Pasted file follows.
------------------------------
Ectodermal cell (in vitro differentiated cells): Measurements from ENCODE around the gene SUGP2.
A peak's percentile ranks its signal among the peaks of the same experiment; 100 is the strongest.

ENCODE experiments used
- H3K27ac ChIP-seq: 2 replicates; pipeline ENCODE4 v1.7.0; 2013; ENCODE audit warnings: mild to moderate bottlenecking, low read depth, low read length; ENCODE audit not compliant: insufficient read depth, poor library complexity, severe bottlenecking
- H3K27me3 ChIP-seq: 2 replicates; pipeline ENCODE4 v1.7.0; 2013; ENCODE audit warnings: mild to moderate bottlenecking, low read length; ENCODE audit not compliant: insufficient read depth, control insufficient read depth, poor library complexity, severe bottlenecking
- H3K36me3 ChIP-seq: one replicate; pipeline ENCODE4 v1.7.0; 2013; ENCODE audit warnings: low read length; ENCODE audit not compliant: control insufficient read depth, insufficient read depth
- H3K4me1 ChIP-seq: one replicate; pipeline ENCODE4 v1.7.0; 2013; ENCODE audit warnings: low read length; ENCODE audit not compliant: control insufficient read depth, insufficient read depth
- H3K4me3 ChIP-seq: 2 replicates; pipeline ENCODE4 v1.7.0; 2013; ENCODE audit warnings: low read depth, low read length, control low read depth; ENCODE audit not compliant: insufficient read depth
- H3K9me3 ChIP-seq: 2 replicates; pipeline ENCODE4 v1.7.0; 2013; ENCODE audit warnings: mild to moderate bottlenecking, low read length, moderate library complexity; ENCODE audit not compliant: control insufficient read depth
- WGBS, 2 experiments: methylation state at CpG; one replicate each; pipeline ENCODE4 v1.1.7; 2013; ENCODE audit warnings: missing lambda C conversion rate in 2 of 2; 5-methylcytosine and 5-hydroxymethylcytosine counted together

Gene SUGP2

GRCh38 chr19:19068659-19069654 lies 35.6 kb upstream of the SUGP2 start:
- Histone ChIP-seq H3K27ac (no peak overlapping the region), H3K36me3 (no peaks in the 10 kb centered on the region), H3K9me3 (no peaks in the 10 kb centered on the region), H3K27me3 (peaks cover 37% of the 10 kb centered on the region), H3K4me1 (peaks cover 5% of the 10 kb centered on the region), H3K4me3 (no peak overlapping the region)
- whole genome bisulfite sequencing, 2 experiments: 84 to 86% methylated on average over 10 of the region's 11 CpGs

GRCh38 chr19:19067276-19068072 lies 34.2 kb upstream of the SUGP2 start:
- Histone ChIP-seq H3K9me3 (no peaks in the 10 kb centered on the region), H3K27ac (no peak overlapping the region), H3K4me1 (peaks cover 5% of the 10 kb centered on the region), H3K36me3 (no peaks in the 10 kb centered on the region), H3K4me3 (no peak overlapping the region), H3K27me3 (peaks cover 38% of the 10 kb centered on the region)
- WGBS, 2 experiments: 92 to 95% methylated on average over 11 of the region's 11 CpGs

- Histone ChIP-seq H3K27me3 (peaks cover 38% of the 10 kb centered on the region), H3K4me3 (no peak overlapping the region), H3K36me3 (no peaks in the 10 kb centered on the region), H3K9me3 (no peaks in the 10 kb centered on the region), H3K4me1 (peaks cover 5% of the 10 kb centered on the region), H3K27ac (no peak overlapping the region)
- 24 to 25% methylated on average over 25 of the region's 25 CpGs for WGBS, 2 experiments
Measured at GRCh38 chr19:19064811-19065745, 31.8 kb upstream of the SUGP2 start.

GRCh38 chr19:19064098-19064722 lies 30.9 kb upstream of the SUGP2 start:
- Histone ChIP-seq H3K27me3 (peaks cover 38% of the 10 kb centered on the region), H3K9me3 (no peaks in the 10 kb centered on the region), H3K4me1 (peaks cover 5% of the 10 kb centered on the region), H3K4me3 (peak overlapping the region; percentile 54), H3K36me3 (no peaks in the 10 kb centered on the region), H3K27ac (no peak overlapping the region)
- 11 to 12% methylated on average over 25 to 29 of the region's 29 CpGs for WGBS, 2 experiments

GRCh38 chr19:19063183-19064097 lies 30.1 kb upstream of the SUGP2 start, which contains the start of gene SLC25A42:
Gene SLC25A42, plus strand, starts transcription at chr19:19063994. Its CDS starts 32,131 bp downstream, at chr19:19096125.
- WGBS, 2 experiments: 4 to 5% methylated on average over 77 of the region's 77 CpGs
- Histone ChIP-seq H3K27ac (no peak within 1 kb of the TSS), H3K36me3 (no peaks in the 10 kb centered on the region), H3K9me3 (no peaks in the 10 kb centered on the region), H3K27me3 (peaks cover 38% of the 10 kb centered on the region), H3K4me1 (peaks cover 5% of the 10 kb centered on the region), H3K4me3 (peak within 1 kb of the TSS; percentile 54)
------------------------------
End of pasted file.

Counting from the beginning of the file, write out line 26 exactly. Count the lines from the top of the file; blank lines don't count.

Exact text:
- WGBS, 2 experiments: 4 to 5% methylated on average over 77 of the region's 77 CpGs